As a professional artist, hearing “yes” is the highly rare exception, so I think many artists have to find a way to deal with the constant stream of rejection. In the past, I’ve always kept a pessimistic outlook, as means of trying to protect myself from professional disappointment. I guess the premise I had was that if I told myself from the beginning that something wasn’t going to work out, that somehow, it would hurt less if something failed and would be a pleasant surprise if it succeeded. Pessimism is not a pleasant mindset to have, but in the past it seemed like a better option than going in with blind optimism and then being caught off guard with disappointment. Somehow, I thought if I anticipated the failure that it wouldn’t be as painful when it happened.
However, I’ve now realized that defensive pessimism has no place, which is a first for me. I told a friend about how I was using pessimism as a protective mechanism, and she told me that once you’ve decided something isn’t going to work out, that you’ve basically killed it already. My friend was right, I can’t work on something if I tell myself it’s doomed to fail.
Even though I told myself that pessimism would protect me in the past, I don’t know that there are degrees of failure that hurt noticeably less than others. Failure is failure. I’ve been rejected enough times to know that every failure hurts in some way. I know now that there’s nothing I can do in advance to prevent that feeling when I fail. Pessimism is poisonous. For the first time that I can remember, I find myself envisioning success, and believing that things can happen. While failure is always there, this has lifted a huge burden from my shoulders and let me focus with great clarity. I don’t deny that if I fall, it’s going to hurt like hell, but I’ll cross that bridge when I get there.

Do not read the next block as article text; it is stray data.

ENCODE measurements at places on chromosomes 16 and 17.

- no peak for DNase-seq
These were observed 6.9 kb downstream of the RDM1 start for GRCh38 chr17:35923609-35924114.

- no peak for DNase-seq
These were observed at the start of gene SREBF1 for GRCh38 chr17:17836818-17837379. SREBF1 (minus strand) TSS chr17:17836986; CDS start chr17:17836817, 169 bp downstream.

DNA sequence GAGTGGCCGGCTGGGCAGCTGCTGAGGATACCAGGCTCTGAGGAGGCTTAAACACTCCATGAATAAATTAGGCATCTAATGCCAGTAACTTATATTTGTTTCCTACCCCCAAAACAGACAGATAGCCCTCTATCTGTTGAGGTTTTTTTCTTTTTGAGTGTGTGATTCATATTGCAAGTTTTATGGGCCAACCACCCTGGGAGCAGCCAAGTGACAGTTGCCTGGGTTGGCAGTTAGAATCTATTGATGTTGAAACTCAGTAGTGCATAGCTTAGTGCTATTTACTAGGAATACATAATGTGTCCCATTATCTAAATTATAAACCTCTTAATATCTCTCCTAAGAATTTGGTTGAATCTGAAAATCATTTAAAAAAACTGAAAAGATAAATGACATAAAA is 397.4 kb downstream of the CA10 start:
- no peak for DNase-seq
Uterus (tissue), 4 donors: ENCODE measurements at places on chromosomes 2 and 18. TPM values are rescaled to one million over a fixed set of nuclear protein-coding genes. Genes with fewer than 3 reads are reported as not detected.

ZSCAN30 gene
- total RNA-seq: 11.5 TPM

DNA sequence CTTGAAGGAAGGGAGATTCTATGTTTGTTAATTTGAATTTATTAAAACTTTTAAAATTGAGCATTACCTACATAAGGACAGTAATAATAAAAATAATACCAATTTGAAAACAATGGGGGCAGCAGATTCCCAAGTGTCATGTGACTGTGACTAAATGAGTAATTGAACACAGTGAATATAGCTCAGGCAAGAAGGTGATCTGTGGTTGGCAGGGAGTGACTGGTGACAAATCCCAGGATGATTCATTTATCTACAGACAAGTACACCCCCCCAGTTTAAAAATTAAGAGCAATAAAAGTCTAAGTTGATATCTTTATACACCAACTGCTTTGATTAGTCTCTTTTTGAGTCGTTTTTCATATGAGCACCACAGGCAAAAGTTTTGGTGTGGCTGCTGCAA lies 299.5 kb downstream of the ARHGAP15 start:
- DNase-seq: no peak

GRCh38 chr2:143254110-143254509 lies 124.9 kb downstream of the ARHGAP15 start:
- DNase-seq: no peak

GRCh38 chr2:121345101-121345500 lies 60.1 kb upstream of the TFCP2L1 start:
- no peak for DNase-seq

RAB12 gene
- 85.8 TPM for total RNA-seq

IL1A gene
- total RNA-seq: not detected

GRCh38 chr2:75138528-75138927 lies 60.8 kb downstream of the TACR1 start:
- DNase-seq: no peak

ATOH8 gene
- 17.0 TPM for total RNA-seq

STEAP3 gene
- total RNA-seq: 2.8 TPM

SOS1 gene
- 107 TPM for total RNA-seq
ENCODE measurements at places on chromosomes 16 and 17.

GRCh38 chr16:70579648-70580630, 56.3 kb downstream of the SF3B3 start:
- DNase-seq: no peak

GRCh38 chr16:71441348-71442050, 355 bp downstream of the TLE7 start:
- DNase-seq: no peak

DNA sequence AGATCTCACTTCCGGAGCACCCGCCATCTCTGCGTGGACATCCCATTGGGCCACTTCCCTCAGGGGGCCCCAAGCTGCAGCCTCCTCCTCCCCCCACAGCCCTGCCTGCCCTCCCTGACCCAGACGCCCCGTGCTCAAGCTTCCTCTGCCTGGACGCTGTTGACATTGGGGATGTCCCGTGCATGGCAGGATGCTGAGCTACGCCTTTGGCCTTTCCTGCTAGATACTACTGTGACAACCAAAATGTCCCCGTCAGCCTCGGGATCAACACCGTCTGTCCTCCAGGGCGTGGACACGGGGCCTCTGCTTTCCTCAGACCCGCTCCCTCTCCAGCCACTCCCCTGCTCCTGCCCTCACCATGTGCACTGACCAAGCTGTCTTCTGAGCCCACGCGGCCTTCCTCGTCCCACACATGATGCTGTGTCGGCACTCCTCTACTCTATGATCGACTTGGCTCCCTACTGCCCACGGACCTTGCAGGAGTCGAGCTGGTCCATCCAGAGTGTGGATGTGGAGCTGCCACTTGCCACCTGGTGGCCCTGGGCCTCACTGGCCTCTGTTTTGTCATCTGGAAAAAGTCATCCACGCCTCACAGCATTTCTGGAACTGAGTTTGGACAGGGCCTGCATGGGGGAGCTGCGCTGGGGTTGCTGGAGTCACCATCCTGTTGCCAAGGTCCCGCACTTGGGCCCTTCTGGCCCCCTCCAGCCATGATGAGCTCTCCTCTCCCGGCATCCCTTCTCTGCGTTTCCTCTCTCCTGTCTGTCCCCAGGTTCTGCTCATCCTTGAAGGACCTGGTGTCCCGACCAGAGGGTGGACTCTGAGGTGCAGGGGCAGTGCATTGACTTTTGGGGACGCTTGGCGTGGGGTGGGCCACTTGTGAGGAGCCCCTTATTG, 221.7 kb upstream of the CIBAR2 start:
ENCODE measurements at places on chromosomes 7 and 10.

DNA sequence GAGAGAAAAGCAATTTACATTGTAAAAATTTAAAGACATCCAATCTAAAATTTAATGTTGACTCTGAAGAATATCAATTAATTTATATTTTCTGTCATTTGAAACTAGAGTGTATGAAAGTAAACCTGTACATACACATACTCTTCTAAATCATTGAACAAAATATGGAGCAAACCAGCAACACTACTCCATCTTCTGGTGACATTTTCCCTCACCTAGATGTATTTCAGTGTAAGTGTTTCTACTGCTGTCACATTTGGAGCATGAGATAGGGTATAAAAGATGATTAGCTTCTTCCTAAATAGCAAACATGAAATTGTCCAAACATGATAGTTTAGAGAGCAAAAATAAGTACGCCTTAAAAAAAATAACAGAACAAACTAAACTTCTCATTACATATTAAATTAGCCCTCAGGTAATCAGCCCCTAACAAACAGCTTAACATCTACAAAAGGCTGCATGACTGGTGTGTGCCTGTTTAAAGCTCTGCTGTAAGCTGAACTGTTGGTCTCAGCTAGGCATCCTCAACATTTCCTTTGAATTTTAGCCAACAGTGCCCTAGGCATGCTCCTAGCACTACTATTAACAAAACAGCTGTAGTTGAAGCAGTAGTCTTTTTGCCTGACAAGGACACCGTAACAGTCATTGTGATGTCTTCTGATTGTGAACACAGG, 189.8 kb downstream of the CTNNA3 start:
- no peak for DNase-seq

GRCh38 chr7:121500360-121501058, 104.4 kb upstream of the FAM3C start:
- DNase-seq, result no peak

Setting small, manageable expectations also helps keep me going. I’ve found this approach very similar to parenting. Before I had kids, I had this ridiculous vision of my children only playing with wooden toys that were hand crafted from Switzerland, and how kind and perfectly patient I would be with my kids at the grocery store. Anyone who has kids would know what a bunch of hogwash that vision is, and how many times we have all been that stereotypical parent yelling at their kids in public. Today, my new perspective on parenting is “are my kids alive and in their beds at the end of the day?” If the answer is yes, then I’m okay. Same goes for this project, “is my work still alive today?”